15. Well, why chat with your girl friend if the husband is also going to get intro to your world? I discovered a gf was telling her husband basically everything and I just stopped sharing anything I wouldn't want him to know. Why discuss my children's private issues and marital blah's when it is all going to be shared with him and he is a friend of my husband (and I might not tell my husband every little nag and whine and concern that I would generally share with a gf). Does not make sense to me. I used to have a friend who was 100% confidential and we never, ever gossiped, so it's not like she had stuff to hide. She had the mindset that what is shared between people stays between them, no need to prequalify that this or that is a secret. Guess she set the bar high for future girl friends of mine, but, yeah, not chatting freely if the conversation is meant to be public.
  16. https://medium.com/@nadiaalawa/hony-helped-the-world-care-about-syria-84876bef9724 Might be an interesting twist to your high schoolers current event studies....
  17. I think it is an awesome stance and I say that after having sent off three kids to college. The ACT/SAT- dance is a profiteering business and way over-rated. Even math-inclined students need to be able to write well and I say this having a kid who is an awful writer but who still wants to go to college. We ended up doing the ACT after we began the SAT and SAT-subject testing for the oldest and it was quite an investment not to mention getting all test scores sent off to each college she applied for.
  18. MBM, Of course you can share anything you want. Would really appreciate it. Thanks so much for wanting to reach more people. Nothing is too little to make a huge difference.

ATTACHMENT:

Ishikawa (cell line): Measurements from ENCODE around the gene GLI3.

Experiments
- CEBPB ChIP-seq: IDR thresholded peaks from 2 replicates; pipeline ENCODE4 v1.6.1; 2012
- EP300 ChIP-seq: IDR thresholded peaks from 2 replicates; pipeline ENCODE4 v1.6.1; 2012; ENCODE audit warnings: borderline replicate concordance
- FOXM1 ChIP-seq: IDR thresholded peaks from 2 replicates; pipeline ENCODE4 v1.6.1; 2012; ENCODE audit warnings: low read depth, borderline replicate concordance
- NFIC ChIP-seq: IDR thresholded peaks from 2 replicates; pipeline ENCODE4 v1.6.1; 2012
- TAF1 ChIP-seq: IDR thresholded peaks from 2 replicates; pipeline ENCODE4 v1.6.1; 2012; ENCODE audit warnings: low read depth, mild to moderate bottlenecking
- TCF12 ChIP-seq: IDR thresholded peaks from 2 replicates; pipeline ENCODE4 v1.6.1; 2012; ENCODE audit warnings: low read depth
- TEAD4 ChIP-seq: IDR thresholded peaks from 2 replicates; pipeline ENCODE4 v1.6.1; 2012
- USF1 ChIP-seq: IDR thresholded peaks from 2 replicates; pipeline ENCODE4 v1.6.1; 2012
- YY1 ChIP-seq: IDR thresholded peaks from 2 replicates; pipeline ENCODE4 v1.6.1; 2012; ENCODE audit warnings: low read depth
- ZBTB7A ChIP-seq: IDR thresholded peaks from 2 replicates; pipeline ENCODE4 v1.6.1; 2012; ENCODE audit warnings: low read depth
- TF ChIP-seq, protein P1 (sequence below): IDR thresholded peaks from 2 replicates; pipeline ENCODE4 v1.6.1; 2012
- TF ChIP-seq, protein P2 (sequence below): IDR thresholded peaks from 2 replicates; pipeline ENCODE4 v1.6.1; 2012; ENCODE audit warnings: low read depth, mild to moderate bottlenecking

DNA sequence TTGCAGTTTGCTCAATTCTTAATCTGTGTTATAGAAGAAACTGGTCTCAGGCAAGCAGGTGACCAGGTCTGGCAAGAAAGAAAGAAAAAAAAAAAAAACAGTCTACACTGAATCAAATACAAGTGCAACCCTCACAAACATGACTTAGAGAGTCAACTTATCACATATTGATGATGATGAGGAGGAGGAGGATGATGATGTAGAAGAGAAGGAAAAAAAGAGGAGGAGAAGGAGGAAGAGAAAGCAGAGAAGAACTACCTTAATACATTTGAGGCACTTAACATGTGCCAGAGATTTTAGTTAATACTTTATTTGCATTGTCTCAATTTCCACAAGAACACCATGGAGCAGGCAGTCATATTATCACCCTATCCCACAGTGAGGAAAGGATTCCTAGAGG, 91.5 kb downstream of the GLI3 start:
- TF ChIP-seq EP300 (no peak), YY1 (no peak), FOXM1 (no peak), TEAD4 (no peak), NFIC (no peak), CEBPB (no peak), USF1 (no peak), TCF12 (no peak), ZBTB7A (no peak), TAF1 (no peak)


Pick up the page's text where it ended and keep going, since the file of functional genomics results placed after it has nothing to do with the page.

19. There are always ways to help, for sure! We have a knitting group that makes squares ands ends them in and then we make those into blankets that are made with love and hope. Check it out at https://www.facebook.com/groups/knitsquaresforsyria/. We do containers and receive donations from even far away places. Some people mail us a box of stuffed animals fx. and we include the box in our next container. Address would be NuDay Syria, 14 Ellyson Ave, East Hampstead NH 03826. Our website info is http://www.nudaysyria.net/containers.html. Alternately then we have a wonderful wish list on Amazon where people order and get the items directly mailed to us with free shipping. Pretty painless! Check it out at http://www.amazon.com/gp/registry/wishlist/27U39581F9IPQ/ref=topnav_lists_1. And of course we have financial fundraisers and need funds all the time. Some kids decide to donate their birthday towards fx. baby milk for starving babies or our school for Syrian refugee children that have been out of school for years. There are different things everyone can do and we try to make people feel connected as much as possible. For general updates and to stay cool and in the loop, come like our facebook page at https://www.facebook.com/NudaySyria!
  20. Thanks, peeps! I just posted an update. I am having a quiet day and need to actually plan some homeschooling so it was lovely to be alerted by Jennifer on Facebook that you guys were reading the article. I kept telling the reporter how important my virtual homeschooling community always has been and how many followed the conflict and subsequently also support my efforts. It's been great. I have always loved our WTM community and still am active/reading on the FB group, so I didn't drop off the earth completely (even if my husband thinks so!).